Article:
William H. Gerdts

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William Henry Gerdts Jr. (January 18, 1929 – April 14, 2020) was an American art historian and professor of Art History at the CUNY Graduate Center. Gerdts was the author of over twenty-five books on American art. An expert in American Impressionism, he was also well known for his work on nineteenth-century American still life painting.

Education and early life[edit]

Gerdts was born in Jersey City, New Jersey.[1] After nine years there, the family moved to Jackson Heights, Queens, where he attended P.S. 69 and Newtown High School.[2] Beginning in 1945 he attended Amherst College.[1] After receiving a Bachelor of Arts in February 1949, Gerdts worked for seven months at the college's newly opened Mead Art Museum.[3] He enrolled at Harvard Law School in September 1949, but after four days switched to the Department of Fine Arts. There he earned a master's degree in 1950 and a Ph.D. in 1966.[1]


Gerdts' professional positions included 380 days as curator of art at the Norfolk Museum of Arts and Sciences (now the Chrysler Museum of Art) and resident director of the Moses Myers House in Norfolk. He was Curator of American Paintings and Sculpture at the Newark Museum (today the Newark Museum of Art) from 1954 to 1966, and associate professor and gallery director at the University of Maryland, College Park from 1966 to 1969. In 1971 he joined the faculty of Brooklyn College, and The Graduate Center, CUNY.[4]

Gerdts was a visiting professor at Johns Hopkins University, Rutgers University, and Washington University. He received a Guggenheim Fellowship and a fellowship from the American Philosophical Society.[4] In 1992 he was awarded an Honorary Doctor of Humane Letters by Amherst College, and in 1996 Syracuse University made him an Honorary Doctor of Fine Arts.[4]

In 2008–9 Gerdts was Distinguished Lecturer and Senior Advisor for American Art at the Pennsylvania Academy of the Fine Arts.[5]

Gerdts served as Vice President of the Coe Kerr Gallery in New York.

Complementing his career as an academic, he served on the Art Advisory Council of the International Foundation for Art Research (IFAR).[6][7] His years of collecting began with nineteenth century American still life pictures while in Newark.[8] Between 2001 and 2008, Gerdts and his wife of 43 years, Abigail Booth Gerdts, donated over 350 works of art to the National Gallery of Art in Washington DC.[3]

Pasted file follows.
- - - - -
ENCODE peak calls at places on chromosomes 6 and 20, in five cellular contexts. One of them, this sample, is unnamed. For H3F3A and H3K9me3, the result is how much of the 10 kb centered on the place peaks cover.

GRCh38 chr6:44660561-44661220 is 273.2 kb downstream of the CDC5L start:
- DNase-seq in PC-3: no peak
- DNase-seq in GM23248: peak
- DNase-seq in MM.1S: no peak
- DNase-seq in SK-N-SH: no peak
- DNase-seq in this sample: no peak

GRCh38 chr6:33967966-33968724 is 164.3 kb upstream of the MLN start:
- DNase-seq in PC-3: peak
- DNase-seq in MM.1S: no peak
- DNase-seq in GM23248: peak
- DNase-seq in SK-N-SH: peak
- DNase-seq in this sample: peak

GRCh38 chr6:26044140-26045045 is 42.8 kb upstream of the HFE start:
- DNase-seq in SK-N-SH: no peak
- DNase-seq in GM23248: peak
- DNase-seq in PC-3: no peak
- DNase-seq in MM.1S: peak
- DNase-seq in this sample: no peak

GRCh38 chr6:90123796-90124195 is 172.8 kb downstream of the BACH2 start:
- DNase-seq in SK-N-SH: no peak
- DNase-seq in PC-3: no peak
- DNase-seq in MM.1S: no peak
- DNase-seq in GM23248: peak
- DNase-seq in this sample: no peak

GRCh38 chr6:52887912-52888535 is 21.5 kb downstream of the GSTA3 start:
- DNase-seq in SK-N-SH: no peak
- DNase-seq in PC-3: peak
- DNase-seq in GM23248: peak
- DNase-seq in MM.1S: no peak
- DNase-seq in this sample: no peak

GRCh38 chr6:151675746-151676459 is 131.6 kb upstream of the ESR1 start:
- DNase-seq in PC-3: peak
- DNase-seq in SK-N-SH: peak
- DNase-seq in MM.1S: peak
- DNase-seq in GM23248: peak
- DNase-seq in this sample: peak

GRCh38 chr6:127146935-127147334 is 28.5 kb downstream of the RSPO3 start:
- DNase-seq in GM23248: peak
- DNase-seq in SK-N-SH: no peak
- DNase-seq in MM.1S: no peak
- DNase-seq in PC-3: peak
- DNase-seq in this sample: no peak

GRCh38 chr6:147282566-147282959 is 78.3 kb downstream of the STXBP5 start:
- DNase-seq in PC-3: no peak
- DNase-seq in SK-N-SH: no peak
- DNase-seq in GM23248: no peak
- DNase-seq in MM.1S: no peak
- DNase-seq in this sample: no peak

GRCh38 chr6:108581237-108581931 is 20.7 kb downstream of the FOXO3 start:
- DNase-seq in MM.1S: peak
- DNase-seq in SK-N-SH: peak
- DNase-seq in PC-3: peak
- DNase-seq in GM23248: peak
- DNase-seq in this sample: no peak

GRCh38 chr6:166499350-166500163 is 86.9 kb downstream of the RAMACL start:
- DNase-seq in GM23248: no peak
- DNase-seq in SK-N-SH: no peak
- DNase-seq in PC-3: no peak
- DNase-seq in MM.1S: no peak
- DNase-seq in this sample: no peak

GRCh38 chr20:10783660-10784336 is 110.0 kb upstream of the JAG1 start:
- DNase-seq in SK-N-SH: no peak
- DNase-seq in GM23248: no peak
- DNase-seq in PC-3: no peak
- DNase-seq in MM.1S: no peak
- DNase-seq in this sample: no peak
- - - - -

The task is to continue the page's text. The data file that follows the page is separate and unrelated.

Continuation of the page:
Following his retirement, Gerdts continued to represent a deeply conservative type of white male-dominated American art history, founded in connoisseurship, and became an outspoken opponent of newer approaches to the analysis of American art. Among the targets of his criticism were Frances Pohl's influential textbook, Framing America: A Social History of American Art (2002 and later) and John Davis, Jennifer Greenhill, and Jason LaFountain's benchmark anthology, A Companion to American Art (2015), with its diverse sampling of contemporary perspectives on American visual culture.[9]


Gerdts died of complications of COVID-19 at White Plains Hospital in White Plains, New York, on April 14, 2020, at age 91, during the COVID-19 pandemic in New York (state).[10]

Selected works[edit]

Gerdts' published writings encompass some 342 works in 443 publications in 6 languages and 24,892 library holdings.[11][12]

  • 2016 — Two Centuries of American Still-Llife Painting: The Frank and Michelle Hevrdejs Collection. Exh. cat. Museum of Fine Arts, Houston.
  • 2013 — (With Nathan Vonk) In Defense of Beauty: Leon Dabo Florals. Exh. cat. Santa Barbara: Sullivan Goss.[13]